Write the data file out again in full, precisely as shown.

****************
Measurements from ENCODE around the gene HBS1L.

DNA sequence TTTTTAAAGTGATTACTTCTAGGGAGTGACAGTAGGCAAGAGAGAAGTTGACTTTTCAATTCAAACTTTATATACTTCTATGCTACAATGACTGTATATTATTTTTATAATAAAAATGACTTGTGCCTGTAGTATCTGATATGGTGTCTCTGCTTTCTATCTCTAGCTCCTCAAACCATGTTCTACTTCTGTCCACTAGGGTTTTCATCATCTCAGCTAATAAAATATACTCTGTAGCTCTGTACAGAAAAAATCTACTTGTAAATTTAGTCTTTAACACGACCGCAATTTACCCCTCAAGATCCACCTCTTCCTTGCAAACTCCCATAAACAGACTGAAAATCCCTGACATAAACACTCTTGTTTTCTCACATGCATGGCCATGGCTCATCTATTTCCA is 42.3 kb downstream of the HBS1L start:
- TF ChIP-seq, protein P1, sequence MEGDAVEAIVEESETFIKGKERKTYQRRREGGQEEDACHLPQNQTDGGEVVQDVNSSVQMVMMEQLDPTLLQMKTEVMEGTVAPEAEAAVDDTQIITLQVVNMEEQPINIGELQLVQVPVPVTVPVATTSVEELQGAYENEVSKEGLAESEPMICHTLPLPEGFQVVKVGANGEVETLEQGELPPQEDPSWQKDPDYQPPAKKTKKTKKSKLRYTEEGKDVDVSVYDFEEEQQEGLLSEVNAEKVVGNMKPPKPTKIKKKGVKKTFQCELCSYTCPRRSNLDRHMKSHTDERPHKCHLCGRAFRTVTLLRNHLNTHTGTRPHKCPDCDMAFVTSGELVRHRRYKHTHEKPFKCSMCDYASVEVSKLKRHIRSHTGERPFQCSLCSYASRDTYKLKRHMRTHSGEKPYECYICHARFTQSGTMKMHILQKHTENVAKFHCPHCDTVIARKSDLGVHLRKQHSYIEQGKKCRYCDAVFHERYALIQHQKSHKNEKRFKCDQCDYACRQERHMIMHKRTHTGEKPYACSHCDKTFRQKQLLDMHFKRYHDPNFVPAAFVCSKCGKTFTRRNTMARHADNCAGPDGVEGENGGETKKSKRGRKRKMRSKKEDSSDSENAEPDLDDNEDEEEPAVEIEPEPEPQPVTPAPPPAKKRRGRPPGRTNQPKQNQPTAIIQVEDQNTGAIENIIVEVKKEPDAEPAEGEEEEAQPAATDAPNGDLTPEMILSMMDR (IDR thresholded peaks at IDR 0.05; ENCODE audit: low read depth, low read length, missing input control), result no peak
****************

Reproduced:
Measurements from ENCODE around the gene HBS1L.

DNA sequence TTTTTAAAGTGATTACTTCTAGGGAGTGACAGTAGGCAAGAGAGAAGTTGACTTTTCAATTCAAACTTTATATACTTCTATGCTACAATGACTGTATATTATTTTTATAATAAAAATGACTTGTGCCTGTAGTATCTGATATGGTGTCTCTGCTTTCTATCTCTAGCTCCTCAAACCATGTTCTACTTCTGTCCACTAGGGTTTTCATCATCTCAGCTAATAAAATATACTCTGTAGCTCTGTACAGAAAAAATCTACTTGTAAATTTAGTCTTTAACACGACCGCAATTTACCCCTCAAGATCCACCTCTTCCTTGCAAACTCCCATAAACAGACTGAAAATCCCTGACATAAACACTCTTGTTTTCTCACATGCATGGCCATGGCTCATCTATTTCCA is 42.3 kb downstream of the HBS1L start:
- TF ChIP-seq, protein P1, sequence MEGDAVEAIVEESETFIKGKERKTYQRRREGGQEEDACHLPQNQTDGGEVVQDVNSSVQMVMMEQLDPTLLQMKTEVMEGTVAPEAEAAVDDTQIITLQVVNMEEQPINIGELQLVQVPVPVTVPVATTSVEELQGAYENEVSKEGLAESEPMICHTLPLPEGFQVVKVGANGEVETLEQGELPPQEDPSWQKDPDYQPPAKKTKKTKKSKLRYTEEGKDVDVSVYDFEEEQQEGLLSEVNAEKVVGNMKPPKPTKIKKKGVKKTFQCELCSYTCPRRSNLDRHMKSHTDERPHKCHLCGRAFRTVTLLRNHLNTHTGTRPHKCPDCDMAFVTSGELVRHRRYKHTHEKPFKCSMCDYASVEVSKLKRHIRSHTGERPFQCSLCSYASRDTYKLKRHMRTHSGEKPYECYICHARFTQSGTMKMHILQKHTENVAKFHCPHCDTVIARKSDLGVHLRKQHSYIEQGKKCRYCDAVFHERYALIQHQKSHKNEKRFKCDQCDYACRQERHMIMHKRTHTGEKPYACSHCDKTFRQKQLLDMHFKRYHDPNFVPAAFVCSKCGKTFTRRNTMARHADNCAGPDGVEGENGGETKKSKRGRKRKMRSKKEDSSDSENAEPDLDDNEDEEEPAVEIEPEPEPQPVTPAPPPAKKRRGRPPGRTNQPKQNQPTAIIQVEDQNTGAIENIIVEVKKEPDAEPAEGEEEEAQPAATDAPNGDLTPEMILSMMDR (IDR thresholded peaks at IDR 0.05; ENCODE audit: low read depth, low read length, missing input control), result no peak